Who will perform my IV Drip Therapy?

The infusion will be performed by our doctor or one of our registered nurses (RGN). Our nurses have years of experience working for the NHS and private sector, and you can therefore rest assured that you are safe and in good hands.

How much does an IV drip cost?

You will find the vitamin IV drips affordable and the cost of the drips is clearly stated with the drips descriptions. The price you see is the price you pay, with no hidden extras.

Our vitamin and mineral, rehydration therapy will deliver vital nutrients straight into your bloodstream.

How does intravenous nutrient therapy work?

IV therapy works by allowing your body to absorb 100% of the vitamins, as opposed to only 10% with oral supplements, and can leave you feeling great for weeks.

The rationale for IV administration of nutrients is that it can achieve serum concentrations that are not obtainable with oral or intramuscular administration. This is because of the more rapid entry of the nutrients into the bloodstream.

What are the benefits of intravenous nutrient therapy?

Almost anyone can benefit from intravenous nutrient therapy; whether you are dealing with the stress and strains of modern-day life, feeling run down and tired, looking to boost sports performance and recovery, as part of a dietary programme to aid weight loss or to aid detoxification protocols, the rewards are endless.

Many relatively healthy patients will also choose to come in for periodic infusions because they noticed it enhanced their overall wellbeing for periods of a week or several months.

  • Immune support
  • Dehydration
  • Sports performance
  • Fatigue (including Chronic Fatigue Syndrome)
  • Skin conditions
  • Hypothyroidism
  • Heavy metal toxicity
  • Lyme disease
  • Mould toxicity
  • Osteoporosis
  • Migraines
  • Fibromyalgia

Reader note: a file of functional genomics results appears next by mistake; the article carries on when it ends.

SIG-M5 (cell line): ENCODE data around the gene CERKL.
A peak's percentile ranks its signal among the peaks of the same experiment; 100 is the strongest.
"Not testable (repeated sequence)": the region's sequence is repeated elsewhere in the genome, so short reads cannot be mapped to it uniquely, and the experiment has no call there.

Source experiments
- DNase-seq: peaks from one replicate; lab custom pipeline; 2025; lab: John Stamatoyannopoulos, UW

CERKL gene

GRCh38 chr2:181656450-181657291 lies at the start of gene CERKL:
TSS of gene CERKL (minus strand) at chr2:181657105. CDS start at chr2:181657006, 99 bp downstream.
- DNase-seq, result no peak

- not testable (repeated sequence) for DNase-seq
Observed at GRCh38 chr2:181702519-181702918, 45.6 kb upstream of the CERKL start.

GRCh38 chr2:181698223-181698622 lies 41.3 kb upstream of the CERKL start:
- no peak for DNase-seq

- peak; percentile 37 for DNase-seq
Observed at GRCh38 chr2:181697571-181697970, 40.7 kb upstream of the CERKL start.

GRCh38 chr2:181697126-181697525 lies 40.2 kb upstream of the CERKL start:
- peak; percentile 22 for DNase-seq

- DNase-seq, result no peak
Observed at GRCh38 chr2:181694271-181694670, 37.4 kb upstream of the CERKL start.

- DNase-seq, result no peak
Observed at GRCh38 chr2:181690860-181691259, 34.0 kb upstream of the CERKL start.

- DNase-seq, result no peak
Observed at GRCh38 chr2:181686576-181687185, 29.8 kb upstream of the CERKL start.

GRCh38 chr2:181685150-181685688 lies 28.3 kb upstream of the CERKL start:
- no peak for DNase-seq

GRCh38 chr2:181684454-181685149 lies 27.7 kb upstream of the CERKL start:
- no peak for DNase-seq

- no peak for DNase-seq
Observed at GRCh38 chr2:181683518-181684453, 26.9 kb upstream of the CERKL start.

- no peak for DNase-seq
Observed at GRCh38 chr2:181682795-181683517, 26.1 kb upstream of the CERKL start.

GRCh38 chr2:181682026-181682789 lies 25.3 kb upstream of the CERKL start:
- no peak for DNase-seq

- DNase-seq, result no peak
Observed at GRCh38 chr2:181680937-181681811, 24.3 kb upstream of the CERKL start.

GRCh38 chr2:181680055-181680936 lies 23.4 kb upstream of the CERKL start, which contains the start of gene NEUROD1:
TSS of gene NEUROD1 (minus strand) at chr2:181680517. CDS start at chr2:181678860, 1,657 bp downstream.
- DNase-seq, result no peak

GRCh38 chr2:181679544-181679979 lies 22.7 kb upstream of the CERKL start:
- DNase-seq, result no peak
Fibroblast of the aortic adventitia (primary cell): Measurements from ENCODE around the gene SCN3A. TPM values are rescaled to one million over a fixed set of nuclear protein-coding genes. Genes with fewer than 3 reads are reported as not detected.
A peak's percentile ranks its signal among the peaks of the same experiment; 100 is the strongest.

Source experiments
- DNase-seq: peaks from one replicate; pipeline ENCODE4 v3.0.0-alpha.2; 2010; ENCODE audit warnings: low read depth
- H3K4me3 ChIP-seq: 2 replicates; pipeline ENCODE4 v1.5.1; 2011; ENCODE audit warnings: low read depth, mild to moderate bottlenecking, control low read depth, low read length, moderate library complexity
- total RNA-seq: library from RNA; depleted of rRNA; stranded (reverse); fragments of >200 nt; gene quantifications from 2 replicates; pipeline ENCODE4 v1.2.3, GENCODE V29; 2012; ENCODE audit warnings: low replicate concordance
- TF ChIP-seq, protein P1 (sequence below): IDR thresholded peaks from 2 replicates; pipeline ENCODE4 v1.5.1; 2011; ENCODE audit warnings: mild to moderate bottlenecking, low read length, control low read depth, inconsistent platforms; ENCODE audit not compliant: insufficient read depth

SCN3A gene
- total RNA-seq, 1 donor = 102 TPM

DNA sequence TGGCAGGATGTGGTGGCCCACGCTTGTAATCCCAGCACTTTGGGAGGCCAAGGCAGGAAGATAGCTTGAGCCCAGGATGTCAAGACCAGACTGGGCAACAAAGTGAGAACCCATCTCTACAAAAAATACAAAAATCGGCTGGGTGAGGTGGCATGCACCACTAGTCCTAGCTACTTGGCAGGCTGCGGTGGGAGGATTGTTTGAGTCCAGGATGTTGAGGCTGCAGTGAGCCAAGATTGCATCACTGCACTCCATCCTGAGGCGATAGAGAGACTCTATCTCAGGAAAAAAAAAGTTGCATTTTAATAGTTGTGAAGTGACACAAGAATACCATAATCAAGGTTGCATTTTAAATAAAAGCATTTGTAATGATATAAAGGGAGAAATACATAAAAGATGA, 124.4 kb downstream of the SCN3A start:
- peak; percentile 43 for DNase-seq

• Asthma
  • Chronic sinusitis
  • Heart conditions
  • Chronic urticaria
  • Dysmenorrhea
  • Multiple Sclerosis
  • Plus more…

What types of intravenous infusions are available?

Based on the research done by the renowned John Myers and many more people since then, we offer a wide range of nutritional IV's to enhance patients’ health, reduce symptoms and help reverse chronic disease.

Among the many infusions, we offer is the classic Myers cocktail, which has been used to treat patients for over 30 years. Similar to the original Myers but with increased nutrient levels, we have our bespoke immune-boosting and sports performance formulas, which are very popular. Our vitamin C and glutathione IV's are extremely effective at improving detoxification, particularly when there is heavy metal toxicity, oxidative stress and reducing pathogen loads.

We can also blend bespoke IV’s for patients as and when required.

The Most Efficient and Effective Way to Deliver Nutrients to Your Body

IV Therapy treatments can help boost your immune system, especially if youare run down, stressed out or generally feel exhausted and in need of a pick-me-up. Many patients have found it highly effective in reducing a variety of troubling symptoms including fatigue, headaches, muscle, pain brain fog, fibromyalgia and much more.

The Benefits of IV Vitamin Therapy

IV vitamin therapy is so effective as a fatigue treatment and pain reliever because it injects essential, healing substances directly into the gut. A few benefits include:

  • Increased energy
  • Enhanced mood
  • Mental clarity
  • Improved sleep
  • Decreased stress and anxiety
  • Increase immunity
  • Muscle recovery
  • Hydration

IV Vitamin Therapy is the fastest, most efficient way to deliver vitamins, amino acids, antioxidants, and other vital nutrients to your circulatory system.

Why IV Vitamin Therapy Over Oral Vitamins

When IV Vitamin Therapy is infused straight into the bloodstream via a vein, you get the benefit of 100% absorption, allowing these nutrients to be immediately available for cellular use. IV Vitamin Therapy can also safely deliver higher doses of nutritional vitamins that would not be tolerated if taken orally. When it comes to preventing illness, increasing energy, and slowing the effects of ageing, IV Vitamin Therapy from Mitchell Medical Group will give your immune system the fuel it needs to maximize your health.